Causes and Consequences of Civil Strife: Micro-Level Evidence from Uganda

37 Pages Posted: 20 Apr 2016  

Klaus Deininger

World Bank - Development Economics Group (DEC); World Bank - Development Research Group (DECRG)

Date Written: May 2003

Abstract

To bridge the gap between case studies and highly aggregate cross-country analyses of civil unrest, Deininger uses data from Uganda to explore determinants of civil strife (as contrasted to theft and physical violence) at the community level, as well as the potentially differential impact of these variables on investment and nonagricultural enterprise formation at the household level. He finds that distance from infrastructure (a proxy for scarcity of economic opportunities and government investment), asset inequality (social tension), the presence of cash crops (expropriable wealth), and lower levels of human capital (ability to take advantage of opportunities in the "regular" economy) all increase the propensity for civil strife. Furthermore, civil strife, in marked contrast to violence and theft, reduces investment and nonagricultural enterprise start-ups.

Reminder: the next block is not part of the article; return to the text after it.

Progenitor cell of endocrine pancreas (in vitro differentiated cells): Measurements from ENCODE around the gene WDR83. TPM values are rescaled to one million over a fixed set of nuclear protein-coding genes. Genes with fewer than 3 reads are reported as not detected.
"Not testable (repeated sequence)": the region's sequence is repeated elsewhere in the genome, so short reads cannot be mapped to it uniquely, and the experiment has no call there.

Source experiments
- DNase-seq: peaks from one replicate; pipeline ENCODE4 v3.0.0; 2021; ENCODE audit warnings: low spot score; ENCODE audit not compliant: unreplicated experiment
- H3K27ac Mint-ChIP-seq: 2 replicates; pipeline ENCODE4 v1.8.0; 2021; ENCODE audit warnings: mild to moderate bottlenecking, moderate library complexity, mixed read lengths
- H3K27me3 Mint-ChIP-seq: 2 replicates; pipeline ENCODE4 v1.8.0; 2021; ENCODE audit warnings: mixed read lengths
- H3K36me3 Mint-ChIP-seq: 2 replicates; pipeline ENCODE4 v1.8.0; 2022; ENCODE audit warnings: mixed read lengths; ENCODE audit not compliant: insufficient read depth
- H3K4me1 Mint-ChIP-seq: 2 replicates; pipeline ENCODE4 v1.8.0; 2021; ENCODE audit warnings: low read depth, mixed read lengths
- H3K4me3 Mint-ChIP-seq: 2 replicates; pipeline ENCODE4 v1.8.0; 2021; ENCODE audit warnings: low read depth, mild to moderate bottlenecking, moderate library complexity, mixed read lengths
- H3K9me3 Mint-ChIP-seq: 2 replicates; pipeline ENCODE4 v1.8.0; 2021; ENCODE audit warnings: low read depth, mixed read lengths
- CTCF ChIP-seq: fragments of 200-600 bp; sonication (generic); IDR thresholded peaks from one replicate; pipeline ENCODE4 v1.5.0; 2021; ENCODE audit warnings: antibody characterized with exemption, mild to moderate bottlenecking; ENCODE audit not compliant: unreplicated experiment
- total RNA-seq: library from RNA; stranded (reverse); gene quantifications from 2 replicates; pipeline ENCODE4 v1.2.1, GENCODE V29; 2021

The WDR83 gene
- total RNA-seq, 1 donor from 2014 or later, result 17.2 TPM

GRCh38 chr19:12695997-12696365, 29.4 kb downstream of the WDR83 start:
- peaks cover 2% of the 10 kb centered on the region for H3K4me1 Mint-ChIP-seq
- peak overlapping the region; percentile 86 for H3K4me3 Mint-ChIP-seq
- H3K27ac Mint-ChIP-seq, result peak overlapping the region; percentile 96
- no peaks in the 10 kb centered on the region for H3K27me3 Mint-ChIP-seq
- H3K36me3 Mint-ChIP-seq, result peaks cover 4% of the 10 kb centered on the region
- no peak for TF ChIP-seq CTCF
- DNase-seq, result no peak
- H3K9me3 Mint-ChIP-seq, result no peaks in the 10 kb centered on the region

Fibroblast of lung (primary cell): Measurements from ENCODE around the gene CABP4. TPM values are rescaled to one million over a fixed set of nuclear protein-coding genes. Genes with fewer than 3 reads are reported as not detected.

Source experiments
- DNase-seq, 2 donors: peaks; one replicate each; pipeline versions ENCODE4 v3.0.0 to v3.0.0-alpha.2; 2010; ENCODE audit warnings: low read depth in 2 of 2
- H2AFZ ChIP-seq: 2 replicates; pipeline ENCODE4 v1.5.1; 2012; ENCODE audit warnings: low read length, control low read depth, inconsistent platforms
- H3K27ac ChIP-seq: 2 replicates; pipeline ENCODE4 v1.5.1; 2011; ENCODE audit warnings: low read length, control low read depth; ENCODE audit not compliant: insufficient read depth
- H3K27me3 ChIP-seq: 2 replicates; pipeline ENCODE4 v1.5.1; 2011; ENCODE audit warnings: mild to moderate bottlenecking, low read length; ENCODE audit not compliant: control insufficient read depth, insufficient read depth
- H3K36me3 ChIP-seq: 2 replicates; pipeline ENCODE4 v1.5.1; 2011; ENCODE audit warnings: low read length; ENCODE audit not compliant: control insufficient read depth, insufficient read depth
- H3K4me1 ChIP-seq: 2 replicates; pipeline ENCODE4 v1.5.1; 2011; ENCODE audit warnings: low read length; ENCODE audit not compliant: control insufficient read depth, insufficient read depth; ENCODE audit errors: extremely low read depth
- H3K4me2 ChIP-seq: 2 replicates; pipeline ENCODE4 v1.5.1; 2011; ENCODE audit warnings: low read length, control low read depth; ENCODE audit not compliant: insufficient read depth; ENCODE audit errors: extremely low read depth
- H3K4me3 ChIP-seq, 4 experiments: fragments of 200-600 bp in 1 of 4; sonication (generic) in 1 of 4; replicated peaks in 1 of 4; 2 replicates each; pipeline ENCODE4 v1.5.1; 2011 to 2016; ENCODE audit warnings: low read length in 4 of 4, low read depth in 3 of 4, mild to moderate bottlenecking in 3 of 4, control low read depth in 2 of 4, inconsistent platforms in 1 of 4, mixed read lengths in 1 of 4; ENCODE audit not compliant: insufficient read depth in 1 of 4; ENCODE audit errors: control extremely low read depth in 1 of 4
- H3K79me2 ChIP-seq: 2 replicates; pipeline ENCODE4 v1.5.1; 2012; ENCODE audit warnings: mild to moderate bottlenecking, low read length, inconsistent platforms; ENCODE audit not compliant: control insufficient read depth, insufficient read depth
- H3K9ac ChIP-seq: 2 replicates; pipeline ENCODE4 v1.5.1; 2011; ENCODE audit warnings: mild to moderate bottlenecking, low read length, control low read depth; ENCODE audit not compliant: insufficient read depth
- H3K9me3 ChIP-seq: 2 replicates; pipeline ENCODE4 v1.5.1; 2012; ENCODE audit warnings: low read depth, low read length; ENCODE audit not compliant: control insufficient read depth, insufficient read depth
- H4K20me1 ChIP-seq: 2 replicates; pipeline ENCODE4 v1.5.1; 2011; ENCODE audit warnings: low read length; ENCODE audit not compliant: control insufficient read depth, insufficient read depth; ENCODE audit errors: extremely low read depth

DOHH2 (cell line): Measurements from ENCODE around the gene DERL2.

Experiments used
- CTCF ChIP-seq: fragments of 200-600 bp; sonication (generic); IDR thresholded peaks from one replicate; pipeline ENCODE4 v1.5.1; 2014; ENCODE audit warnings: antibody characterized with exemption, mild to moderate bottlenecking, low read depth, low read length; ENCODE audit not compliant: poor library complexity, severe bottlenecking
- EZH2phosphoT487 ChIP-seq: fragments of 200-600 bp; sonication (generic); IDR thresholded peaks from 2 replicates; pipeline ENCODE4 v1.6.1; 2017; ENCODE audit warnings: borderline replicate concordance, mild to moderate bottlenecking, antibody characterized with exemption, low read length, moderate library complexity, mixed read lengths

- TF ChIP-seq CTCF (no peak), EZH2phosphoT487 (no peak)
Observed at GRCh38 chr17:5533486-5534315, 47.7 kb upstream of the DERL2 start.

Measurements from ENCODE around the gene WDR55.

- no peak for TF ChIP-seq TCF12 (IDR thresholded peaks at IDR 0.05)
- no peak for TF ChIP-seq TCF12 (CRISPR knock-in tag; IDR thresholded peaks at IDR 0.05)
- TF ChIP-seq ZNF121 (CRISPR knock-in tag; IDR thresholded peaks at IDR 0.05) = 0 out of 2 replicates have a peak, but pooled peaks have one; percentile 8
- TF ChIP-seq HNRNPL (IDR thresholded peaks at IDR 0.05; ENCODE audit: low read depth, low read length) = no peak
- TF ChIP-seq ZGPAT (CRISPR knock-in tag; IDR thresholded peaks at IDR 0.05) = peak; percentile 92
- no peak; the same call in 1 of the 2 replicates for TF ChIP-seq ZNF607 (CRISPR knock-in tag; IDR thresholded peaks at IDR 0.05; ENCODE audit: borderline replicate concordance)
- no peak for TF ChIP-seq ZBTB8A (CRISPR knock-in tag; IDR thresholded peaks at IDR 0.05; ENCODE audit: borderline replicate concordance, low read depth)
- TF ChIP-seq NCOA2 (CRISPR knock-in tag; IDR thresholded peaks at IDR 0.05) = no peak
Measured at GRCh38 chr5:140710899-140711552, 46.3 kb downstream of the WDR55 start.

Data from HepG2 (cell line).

This paper - a product of Rural Development, Development Research Group - is part of a larger effort in the group to study factors affecting rural development.

Suggested Citation

Deininger, Klaus, Causes and Consequences of Civil Strife: Micro-Level Evidence from Uganda (May 2003). World Bank Policy Research Working Paper No. 3045. Available at SSRN: https://ssrn.com/abstract=636407

Klaus Deininger (Contact Author)

World Bank - Development Economics Group (DEC) ( email )

1818 H Street, N.W.
Washington, DC 20433
United States

HOME PAGE: http://econ.worldbank.org/staff/kdeininger

World Bank - Development Research Group (DECRG)

1818 H. Street, N.W.
MSN3-311
Washington, DC 20433
United States

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